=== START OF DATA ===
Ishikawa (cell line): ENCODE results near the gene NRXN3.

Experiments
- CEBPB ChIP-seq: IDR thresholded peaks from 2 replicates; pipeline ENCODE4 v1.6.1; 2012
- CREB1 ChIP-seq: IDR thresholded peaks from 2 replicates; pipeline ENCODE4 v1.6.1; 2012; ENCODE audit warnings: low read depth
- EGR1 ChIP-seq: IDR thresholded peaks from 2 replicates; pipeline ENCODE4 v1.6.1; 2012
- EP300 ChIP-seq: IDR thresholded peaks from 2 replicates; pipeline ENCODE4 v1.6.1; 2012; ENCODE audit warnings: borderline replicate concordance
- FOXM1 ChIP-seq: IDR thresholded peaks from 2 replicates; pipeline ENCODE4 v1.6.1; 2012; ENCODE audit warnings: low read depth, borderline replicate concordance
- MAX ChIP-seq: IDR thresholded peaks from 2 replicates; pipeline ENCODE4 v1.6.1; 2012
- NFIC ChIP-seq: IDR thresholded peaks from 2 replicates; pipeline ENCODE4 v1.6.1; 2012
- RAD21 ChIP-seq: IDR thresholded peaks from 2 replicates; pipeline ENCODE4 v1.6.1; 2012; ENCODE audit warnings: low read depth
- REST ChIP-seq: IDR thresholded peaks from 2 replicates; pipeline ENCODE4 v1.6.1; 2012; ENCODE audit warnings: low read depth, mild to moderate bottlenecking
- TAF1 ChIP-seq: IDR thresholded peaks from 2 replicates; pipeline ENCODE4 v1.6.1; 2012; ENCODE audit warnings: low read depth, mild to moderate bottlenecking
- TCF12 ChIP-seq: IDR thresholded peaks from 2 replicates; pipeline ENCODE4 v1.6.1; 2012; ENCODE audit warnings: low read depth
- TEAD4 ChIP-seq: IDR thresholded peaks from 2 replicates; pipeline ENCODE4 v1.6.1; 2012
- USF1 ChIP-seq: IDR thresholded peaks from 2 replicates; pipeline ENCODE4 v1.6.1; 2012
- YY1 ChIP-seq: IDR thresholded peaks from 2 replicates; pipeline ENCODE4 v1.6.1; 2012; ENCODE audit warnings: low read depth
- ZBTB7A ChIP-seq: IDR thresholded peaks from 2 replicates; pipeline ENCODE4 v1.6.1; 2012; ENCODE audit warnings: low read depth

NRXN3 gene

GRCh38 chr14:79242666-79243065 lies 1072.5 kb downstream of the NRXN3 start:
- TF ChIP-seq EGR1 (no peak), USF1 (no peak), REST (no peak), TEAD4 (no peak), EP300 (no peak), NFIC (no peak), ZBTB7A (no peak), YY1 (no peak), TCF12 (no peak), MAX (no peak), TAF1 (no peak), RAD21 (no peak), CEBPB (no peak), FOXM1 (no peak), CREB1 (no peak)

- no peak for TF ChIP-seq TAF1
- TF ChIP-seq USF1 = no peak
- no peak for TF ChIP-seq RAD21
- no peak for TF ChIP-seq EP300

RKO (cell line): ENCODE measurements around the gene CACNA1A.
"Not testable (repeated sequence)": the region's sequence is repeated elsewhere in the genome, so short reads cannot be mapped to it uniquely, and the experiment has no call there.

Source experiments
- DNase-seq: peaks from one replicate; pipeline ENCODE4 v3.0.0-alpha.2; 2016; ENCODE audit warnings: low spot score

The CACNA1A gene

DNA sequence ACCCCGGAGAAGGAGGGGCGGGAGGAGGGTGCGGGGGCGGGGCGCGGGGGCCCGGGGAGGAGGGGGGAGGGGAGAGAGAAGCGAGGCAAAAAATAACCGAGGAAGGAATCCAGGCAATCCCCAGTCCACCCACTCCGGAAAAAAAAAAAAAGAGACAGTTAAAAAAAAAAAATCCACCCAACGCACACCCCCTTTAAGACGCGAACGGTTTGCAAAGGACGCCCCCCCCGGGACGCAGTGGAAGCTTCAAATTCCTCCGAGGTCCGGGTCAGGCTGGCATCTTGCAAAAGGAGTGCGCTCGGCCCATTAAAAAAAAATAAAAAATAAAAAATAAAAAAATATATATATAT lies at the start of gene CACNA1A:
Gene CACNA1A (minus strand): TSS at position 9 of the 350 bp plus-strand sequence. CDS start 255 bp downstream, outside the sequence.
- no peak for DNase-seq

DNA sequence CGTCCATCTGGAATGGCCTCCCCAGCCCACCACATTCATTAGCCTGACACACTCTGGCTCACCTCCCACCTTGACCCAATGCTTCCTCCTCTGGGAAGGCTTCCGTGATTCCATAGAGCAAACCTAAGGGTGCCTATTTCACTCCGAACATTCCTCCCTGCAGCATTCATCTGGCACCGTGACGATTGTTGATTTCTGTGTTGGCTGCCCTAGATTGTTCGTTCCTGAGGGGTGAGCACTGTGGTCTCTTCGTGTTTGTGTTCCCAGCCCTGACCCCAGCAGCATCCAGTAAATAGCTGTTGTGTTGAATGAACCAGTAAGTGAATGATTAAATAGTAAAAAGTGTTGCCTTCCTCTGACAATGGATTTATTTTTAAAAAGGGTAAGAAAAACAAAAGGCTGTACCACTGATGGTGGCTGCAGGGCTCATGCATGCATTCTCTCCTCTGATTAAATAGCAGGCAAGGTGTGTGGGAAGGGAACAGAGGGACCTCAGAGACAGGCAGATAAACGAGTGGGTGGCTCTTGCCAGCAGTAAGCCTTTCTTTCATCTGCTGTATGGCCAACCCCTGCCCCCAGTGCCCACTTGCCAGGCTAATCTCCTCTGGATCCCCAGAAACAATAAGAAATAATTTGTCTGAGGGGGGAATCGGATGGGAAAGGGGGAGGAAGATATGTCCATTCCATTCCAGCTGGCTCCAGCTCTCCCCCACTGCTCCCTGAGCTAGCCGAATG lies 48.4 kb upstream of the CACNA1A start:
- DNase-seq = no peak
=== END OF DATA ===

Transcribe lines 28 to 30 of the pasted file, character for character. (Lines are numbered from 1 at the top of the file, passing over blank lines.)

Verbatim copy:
- DNase-seq: peaks from one replicate; pipeline ENCODE4 v3.0.0-alpha.2; 2016; ENCODE audit warnings: low spot score

The CACNA1A gene

DNA sequence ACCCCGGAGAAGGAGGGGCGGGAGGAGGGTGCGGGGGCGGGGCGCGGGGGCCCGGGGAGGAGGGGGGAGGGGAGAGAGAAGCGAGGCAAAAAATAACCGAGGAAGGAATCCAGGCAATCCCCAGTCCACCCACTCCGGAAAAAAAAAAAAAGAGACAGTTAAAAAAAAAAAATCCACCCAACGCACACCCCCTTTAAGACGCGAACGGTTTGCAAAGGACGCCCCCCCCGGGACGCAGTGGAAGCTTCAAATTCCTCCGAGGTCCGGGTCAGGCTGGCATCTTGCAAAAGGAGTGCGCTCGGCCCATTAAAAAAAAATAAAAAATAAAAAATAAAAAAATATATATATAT lies at the start of gene CACNA1A: